Even during a pandemic, students find time to celebrate Halloween


Credit: Kim Kutzko

Loy Norrix senior Katie Kutzko stands in front of one of several Halloween decorations that were placed throughout her yard to create a fun and spooky atmosphere, as she and her family handed out candy.

Zoe Naylor, News Editor

One of my favorite times of year has always been the month of October.  The weather gets colder, the days get longer, and I get to break out my coziest sweaters. However, my absolute favorite thing about this time of year is getting to celebrate Halloween with my friends and family. 

This year though has been markedly different from years past. With the COVID-19 pandemic keeping people six feet apart, it was made readily apparent that we couldn’t celebrate like usual. 

“I normally have friends over on Halloween,” said senior Katherine Kutzko. “But this year I did not. I called people but we were not able to do anything in person. People, including myself, were more hesitant to go to or hold parties, since it isn’t safe to do.” 

According to the Centers for Disease Control and Prevention, “Celebrating virtually or with members of your own household poses low risk for spread. In-person gatherings pose varying levels of risk. Event organizers and attendees should consider the risk of virus spread based on event size and use of mitigation strategies.”

This Halloween, trick or treaters were made to wear a different kind of mask, and Halloween parties, a staple of the holiday for teenagers, became relegated to the outdoors or the internet. While many students couldn’t get together or celebrate like they would have wanted to, they were often able to find creative workarounds. 

“Normally, my family decorates the house for Halloween,” said Kutzko. “We still decorated this year, but did a smaller area and did not do the graveyard. In order to hand out candy safely, we set up a table over six feet away from our front door and put candy in bags. Kids would walk up to the table and grab a bag, we sanitized after each group. I sat outside with a mask on when people arrived to get candy to keep safe.”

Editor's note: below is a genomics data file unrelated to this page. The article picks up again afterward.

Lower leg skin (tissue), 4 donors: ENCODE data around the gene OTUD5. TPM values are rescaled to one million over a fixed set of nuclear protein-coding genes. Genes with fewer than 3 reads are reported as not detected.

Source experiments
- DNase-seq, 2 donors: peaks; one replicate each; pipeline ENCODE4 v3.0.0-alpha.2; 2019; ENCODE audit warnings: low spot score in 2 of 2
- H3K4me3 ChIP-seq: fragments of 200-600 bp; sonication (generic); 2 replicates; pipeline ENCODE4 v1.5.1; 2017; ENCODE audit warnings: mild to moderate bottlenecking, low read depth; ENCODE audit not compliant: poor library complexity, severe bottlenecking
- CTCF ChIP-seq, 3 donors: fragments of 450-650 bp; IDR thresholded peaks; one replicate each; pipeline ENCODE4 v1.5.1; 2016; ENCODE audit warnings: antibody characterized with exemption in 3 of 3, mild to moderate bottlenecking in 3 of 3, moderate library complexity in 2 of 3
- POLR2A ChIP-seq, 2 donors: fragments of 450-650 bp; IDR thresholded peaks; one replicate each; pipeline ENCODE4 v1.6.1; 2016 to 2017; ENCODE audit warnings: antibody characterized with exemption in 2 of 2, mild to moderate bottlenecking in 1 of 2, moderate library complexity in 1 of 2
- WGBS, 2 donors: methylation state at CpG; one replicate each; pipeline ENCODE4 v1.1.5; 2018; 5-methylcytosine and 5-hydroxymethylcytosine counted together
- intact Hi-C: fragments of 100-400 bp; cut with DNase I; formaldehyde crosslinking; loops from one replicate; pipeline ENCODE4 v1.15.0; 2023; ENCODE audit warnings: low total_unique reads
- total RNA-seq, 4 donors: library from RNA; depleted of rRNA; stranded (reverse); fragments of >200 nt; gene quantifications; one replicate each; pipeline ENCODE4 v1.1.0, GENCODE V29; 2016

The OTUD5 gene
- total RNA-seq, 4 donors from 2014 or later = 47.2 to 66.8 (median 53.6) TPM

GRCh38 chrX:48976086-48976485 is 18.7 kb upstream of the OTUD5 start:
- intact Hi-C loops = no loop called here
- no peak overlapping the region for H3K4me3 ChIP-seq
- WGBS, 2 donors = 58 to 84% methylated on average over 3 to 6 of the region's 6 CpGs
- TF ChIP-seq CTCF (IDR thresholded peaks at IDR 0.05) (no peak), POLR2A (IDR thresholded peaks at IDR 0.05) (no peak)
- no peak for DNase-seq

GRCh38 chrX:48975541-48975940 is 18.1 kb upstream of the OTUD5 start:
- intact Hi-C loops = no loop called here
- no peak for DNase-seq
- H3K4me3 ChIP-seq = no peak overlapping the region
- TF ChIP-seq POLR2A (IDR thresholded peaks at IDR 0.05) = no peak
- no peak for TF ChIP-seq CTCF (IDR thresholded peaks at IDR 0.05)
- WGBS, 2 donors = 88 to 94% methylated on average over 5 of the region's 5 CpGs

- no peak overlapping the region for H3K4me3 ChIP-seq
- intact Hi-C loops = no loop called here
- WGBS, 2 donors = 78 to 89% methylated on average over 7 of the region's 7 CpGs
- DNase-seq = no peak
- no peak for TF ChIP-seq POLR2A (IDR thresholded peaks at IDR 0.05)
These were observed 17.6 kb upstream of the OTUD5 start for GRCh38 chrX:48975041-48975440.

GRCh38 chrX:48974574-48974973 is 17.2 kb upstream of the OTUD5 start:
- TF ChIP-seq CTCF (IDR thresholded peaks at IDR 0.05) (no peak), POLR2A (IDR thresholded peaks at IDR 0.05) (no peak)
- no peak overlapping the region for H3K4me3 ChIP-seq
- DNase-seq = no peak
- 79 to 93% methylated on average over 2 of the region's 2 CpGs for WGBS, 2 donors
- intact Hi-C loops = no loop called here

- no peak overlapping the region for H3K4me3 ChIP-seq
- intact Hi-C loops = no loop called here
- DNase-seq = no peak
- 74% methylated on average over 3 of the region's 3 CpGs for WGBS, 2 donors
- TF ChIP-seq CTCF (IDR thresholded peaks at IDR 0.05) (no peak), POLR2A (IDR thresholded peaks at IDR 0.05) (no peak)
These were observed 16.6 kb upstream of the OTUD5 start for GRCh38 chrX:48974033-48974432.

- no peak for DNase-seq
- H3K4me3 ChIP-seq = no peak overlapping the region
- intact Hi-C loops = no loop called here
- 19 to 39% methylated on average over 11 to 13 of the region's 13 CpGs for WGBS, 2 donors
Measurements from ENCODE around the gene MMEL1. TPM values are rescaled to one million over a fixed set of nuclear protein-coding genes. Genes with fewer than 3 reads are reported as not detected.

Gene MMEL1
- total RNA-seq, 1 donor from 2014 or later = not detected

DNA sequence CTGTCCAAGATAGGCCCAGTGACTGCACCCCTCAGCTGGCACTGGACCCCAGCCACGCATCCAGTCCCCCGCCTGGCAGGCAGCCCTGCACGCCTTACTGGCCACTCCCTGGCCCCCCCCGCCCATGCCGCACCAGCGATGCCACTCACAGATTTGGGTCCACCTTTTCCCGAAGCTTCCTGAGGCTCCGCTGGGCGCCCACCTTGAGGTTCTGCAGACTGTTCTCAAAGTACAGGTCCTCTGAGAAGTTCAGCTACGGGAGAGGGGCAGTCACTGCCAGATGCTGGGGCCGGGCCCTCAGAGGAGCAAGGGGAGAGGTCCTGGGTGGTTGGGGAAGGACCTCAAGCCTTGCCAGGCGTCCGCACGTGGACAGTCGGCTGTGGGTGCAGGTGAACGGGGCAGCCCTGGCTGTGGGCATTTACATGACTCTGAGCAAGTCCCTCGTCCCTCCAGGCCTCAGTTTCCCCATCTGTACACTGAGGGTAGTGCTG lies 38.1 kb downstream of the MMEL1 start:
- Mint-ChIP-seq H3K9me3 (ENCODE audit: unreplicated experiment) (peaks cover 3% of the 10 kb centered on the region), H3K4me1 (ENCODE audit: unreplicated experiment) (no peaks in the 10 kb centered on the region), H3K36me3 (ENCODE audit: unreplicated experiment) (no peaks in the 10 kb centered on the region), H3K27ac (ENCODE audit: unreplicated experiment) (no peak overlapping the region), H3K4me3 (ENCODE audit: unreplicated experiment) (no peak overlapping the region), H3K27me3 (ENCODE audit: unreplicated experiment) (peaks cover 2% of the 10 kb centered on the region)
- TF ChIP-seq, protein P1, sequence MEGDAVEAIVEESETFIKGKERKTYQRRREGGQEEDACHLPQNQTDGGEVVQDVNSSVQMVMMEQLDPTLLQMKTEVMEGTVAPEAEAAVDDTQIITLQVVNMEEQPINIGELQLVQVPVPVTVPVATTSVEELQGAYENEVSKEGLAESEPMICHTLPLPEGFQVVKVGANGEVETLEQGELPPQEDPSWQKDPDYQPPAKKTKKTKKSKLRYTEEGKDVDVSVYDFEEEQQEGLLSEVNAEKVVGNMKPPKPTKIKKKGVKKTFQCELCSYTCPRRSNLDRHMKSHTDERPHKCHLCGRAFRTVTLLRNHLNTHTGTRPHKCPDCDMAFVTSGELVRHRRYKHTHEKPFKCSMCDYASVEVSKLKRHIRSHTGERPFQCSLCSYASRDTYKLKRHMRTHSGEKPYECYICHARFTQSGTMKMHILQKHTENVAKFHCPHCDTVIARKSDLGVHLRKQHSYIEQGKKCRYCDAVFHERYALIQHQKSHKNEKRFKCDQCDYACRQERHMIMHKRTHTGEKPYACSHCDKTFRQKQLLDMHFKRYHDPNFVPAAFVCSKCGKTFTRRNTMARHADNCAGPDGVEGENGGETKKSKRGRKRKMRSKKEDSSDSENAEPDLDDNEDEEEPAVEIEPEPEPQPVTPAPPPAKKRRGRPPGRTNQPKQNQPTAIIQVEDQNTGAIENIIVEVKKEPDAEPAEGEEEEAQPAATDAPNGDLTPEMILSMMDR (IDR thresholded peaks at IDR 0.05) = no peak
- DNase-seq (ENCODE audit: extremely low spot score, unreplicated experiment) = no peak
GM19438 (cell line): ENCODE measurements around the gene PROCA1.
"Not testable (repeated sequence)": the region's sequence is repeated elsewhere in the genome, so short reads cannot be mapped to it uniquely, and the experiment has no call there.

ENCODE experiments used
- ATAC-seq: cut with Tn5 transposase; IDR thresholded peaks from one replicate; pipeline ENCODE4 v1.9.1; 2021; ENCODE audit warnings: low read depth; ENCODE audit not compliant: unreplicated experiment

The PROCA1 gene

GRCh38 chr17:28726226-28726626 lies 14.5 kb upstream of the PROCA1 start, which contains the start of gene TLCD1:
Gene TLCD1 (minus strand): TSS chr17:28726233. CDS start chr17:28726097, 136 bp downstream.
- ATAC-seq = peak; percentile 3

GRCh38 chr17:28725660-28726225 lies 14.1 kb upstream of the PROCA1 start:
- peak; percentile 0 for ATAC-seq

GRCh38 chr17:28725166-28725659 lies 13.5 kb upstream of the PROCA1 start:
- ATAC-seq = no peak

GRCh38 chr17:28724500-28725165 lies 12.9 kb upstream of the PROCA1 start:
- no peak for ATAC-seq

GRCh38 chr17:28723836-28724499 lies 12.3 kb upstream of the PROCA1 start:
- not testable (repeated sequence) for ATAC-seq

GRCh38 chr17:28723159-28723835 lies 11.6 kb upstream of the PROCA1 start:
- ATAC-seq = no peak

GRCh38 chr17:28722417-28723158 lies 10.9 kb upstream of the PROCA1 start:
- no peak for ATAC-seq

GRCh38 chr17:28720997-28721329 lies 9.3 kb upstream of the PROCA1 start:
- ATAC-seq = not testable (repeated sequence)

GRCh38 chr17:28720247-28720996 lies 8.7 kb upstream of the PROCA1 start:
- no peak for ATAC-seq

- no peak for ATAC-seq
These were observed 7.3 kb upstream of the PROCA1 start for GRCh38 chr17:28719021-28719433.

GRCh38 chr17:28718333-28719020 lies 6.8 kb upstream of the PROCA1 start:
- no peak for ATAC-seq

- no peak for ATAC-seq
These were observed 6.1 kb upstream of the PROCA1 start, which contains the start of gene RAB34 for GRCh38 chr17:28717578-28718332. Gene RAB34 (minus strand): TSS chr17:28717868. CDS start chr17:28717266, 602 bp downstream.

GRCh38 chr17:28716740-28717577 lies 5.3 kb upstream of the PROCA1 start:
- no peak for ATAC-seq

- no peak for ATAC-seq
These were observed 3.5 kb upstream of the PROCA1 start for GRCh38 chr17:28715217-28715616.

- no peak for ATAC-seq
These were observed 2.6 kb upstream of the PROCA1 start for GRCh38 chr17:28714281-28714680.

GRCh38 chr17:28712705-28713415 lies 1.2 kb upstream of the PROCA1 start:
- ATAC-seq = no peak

Halloween though is not just about getting together with friends or eating candy until you’re sick, and this year many elected to stay home and enjoy All Hallows’ Eve in a different manner. 

“For Halloween, I made a costume to match my nephews, then me and a few family members went to a small get together so my nephews would still have some holiday. Rather than risking trick-or-treating, we got tons of small candy bags and hid them around the property as a sort of Easter egg hunt for candy,” said senior Nicholas Fries. 

According to the article “Halloween 2020: Stay inside this Halloween with your household, doctors say” by Jacqueline Howard and Katia Hetter of CNN, “Only 12% of US households will go trick-or-treating this year, versus 24% who went in 2019, according to a new Spotlight on Education survey from NORC at the University of Chicago. One in four families said they are still going to give out candy this year, down significantly from last year’s 38% rate. Most people who celebrate will carve pumpkins or watch scary movies at home.” 

Even though many felt less comfortable participating in the ways they typically would, the spirit of Halloween still haunted most households. 

“I was just as willing to celebrate my favorite holiday as I am every year, I just had a harder time finding a plan that was safe and enjoyable,” said Fries. 

As November blows by, Thanksgiving approaches, and with it are increased concerns about how to safely engage in tradition. Many students and their families are going to have to determine what’s best for their household. 

“My family has not started planning for Thanksgiving, but I suspect we will keep it virtual and stick to calling relatives over Zoom instead of them coming to Michigan,” said Kutzko.